But De Baeremaeker, who is also an avid cyclist who uses the bridge himself to get from his home in Scarborough to city hall, put pressure on staff to find some ways to enhance pedestrian and cyclist safety in the finished product.

“The plan is in a draft form, but now the westbound lanes will have a bike lane across the bridge, and not only across the bridge, but from Broadview Avenue to River Street, which is really the missing link in the east-end bicycle network,” he said.

Currently, there are dedicated bicycle lanes on Dundas Street from Kingston Road to Broadview Avenue. Bike lanes don’t pick up again until River Street on the west side of the Don Valley Parkway, and then continue across to Yonge Street along Shuter Street, a block south of Dundas.

The lanes weren’t in place over the bridge because of the streetcar tracks, which cross the bridge and go north on Broadview. But the re-configured bridge will allow just a single bike lane going westbound.

Dundas eastbound won’t be able to accommodate the bike lane, because the streetcars, combined with the left turn onto the Don Valley Parkway on-ramp, would create too much traffic congestion without a right passing lane, De Baeremaeker said.

However, De Baeremaeker has a solution. He’s asking staff to look at building a separate bridge across the parkway, just south of the existing bridge, for cyclists and pedestrians.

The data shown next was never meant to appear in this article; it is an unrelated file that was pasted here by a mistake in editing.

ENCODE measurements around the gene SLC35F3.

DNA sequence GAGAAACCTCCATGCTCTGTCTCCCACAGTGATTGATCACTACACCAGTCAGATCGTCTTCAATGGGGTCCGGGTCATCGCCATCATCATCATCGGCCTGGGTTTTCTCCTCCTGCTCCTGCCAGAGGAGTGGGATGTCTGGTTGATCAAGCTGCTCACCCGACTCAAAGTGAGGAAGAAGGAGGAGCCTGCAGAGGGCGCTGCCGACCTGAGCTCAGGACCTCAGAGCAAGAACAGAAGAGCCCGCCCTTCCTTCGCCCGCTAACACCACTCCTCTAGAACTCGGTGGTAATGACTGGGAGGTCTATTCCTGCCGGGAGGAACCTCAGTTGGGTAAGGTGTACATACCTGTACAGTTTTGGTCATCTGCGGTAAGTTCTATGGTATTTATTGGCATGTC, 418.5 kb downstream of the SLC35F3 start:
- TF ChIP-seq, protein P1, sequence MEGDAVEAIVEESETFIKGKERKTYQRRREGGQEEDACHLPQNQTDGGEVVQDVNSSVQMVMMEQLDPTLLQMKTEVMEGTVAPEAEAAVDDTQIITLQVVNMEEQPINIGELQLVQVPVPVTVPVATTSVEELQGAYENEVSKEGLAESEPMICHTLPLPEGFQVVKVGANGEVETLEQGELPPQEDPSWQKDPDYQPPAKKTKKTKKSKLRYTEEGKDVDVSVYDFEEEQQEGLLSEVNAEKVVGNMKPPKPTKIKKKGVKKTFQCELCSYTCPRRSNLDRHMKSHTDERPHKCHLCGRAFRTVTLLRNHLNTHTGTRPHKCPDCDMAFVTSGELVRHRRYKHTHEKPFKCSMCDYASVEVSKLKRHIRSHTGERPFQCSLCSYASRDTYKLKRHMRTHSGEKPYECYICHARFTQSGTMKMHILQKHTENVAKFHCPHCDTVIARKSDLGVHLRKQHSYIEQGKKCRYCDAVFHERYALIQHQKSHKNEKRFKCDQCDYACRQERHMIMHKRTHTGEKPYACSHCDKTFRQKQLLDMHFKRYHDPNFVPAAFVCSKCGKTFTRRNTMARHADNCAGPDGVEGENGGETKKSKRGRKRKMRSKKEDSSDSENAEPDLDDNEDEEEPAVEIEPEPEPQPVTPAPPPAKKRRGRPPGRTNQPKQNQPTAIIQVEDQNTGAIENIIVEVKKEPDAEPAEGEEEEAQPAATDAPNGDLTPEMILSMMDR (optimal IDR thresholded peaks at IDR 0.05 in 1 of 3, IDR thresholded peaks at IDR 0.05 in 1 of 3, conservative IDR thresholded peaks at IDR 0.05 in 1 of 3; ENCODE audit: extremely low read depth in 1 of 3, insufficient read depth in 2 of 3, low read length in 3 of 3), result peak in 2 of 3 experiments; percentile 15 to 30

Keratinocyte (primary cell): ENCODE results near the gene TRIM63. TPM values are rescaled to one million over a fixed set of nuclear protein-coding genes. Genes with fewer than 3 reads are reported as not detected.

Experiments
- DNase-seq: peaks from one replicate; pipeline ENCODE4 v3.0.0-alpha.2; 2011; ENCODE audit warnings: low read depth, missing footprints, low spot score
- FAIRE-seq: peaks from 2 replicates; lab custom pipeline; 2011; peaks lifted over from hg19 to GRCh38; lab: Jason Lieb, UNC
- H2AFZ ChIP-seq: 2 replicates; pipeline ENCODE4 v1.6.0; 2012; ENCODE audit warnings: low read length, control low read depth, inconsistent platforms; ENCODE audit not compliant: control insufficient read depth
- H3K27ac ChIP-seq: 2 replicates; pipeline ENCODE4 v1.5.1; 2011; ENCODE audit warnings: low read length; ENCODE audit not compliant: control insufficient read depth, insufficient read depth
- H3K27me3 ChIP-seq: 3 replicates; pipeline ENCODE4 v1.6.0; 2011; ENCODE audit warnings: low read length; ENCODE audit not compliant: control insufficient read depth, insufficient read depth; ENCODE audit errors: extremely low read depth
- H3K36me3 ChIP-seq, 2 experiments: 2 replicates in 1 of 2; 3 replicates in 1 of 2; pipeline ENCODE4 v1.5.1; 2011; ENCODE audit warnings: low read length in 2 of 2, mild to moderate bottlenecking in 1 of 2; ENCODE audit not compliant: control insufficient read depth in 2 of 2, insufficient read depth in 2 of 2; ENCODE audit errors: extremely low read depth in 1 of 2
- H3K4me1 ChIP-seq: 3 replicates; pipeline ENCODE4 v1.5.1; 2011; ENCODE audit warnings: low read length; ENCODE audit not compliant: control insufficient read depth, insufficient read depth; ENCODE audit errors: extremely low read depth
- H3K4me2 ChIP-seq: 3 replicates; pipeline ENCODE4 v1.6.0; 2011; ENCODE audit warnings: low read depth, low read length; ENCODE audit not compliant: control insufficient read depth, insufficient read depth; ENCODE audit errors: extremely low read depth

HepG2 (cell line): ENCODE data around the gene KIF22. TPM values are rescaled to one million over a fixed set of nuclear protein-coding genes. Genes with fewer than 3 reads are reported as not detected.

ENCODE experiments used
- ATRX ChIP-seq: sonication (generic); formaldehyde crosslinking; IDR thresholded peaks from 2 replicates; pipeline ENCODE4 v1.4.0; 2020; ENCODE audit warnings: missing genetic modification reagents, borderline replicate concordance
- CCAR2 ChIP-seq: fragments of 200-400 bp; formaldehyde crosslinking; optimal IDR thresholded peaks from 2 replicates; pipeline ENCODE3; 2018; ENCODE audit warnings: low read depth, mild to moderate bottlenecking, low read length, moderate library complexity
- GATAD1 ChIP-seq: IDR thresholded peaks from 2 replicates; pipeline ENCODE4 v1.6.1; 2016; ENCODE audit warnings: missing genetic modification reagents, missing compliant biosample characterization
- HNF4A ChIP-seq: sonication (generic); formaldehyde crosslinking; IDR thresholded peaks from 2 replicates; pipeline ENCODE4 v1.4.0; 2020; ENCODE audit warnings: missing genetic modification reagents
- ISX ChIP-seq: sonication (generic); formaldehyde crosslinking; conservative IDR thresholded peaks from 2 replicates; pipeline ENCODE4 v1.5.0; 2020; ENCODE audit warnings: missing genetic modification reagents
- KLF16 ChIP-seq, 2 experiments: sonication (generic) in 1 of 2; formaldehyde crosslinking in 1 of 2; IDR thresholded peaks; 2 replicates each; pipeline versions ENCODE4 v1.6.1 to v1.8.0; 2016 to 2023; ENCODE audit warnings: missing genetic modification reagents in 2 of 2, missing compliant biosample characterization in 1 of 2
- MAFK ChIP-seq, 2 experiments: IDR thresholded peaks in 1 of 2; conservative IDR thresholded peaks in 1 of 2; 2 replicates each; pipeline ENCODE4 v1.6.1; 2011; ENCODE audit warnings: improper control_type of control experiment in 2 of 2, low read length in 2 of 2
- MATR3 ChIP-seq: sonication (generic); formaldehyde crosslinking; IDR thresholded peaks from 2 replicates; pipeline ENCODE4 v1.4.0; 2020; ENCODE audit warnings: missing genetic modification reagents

“The logical place to build that bridge would be on the south side, completely separate from the existing bridge,” he said. “The cost of fixing the bridge is $8 million – it might be another $2 to $3 million to build the bridge.”

East end Toronto: unsafe for cyclists?

Sunday, September 2nd, 2007

The east end: home to councillors De Baeremaeker, Heaps, Fletcher, Bussin et al, and no longer home to the latest two cyclists killed in this city of 2.5 million.

A few days ago it was a little girl, run down and killed while pedaling in front of a stopped car in a crosswalk near Warden and Sheppard avenues. And now yesterday, a cyclist was killed on Pharmacy Ave, the victim of a truck traveling south in the northbound lanes.

People will blather about helmets, but perhaps the critical question is about blinders:
cyclist with blinders click for larger image
those on the heads of our so-called “cycling champions” at city hall. We’re talking about Councillor Heaps, the erstwhile leader of the city cycling committee, who has yet to call a meeting since his appointment after last October’s election. We’re talking about Councillor De Baeremaeker, profiled in the Toronto Star and Car Advertiser as a hero for cycling to work at city hall although terrified of taking Eglinton Ave E. in his ward (where there’s a “diamond lane” reserved for carpoolers, buses and cyclists, and just beyond where a cyclist was killed during last year’s election campaign). And we’re talking about Councillor Fletcher, a “big supporter” of the environment and of cyclist issues, who together with her ward neighbour Councillor Bussin, deputy mayor, has yet to define just why a critical two-block stretch of Leslie street in her ward (which links residential neighbourhoods to the north to the Leslie Street Spit, one of the most-used car-free infrastructures in the city) is not on the table for immediate creation of bikelanes. This part of Leslie street, of course, was the site of another cyclist fatality, where a truck hit cyclist Isaac Morkel head-on as Morkel was riding through a green light south to do some shopping at the Loblaw’s and PriceChopper grocery stores. It carries fewer cars at rush hour than many other four-lane streets in Toronto where two car lanes have been removed to provide bikelanes.

Two cyclists in the space of less than a week, dead by motor traffic in Toronto’s East End. Who’s looking out for us? Councillor Case Odious with your twenty-vote margin of victory, there’s a vacuum to be filled.